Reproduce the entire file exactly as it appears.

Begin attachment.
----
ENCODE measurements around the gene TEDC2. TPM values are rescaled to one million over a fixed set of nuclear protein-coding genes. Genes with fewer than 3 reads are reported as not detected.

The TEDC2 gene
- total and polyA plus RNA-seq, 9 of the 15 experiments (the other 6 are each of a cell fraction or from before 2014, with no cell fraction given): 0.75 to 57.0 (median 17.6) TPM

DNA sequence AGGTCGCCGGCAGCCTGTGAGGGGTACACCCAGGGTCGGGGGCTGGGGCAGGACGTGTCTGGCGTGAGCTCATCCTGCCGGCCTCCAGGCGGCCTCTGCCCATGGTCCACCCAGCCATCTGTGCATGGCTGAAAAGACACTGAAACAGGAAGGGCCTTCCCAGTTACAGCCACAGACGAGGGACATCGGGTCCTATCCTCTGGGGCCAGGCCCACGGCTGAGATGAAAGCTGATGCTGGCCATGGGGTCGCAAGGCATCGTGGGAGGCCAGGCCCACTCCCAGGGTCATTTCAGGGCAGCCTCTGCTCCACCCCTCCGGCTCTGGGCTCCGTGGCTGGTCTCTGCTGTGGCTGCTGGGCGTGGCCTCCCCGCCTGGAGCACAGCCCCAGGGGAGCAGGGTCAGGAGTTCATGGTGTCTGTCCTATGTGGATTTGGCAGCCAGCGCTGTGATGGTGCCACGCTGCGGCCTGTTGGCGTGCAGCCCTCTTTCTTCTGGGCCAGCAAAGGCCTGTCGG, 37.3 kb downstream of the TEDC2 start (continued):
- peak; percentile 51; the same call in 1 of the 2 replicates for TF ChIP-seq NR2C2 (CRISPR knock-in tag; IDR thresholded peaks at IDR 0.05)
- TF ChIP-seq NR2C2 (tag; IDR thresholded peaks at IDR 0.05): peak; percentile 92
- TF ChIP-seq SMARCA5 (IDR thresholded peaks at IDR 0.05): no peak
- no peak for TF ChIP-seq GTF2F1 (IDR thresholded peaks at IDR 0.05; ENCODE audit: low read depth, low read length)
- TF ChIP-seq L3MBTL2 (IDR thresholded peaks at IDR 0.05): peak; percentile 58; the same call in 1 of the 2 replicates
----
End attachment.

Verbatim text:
ENCODE measurements around the gene TEDC2. TPM values are rescaled to one million over a fixed set of nuclear protein-coding genes. Genes with fewer than 3 reads are reported as not detected.

The TEDC2 gene
- total and polyA plus RNA-seq, 9 of the 15 experiments (the other 6 are each of a cell fraction or from before 2014, with no cell fraction given): 0.75 to 57.0 (median 17.6) TPM

DNA sequence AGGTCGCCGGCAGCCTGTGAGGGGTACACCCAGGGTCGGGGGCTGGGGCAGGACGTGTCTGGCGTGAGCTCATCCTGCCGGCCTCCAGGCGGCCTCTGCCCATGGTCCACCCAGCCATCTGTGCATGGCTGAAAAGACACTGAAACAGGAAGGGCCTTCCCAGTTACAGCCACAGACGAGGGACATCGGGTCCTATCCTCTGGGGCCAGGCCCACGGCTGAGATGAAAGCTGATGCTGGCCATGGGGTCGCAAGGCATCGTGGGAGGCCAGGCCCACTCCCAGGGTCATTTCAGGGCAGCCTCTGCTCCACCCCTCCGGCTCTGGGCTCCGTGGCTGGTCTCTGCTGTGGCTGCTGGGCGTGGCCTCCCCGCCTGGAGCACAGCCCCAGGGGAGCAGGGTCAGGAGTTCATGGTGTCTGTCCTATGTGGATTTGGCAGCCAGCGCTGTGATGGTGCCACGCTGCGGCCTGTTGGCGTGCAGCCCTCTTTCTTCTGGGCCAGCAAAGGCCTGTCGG, 37.3 kb downstream of the TEDC2 start (continued):
- peak; percentile 51; the same call in 1 of the 2 replicates for TF ChIP-seq NR2C2 (CRISPR knock-in tag; IDR thresholded peaks at IDR 0.05)
- TF ChIP-seq NR2C2 (tag; IDR thresholded peaks at IDR 0.05): peak; percentile 92
- TF ChIP-seq SMARCA5 (IDR thresholded peaks at IDR 0.05): no peak
- no peak for TF ChIP-seq GTF2F1 (IDR thresholded peaks at IDR 0.05; ENCODE audit: low read depth, low read length)
- TF ChIP-seq L3MBTL2 (IDR thresholded peaks at IDR 0.05): peak; percentile 58; the same call in 1 of the 2 replicates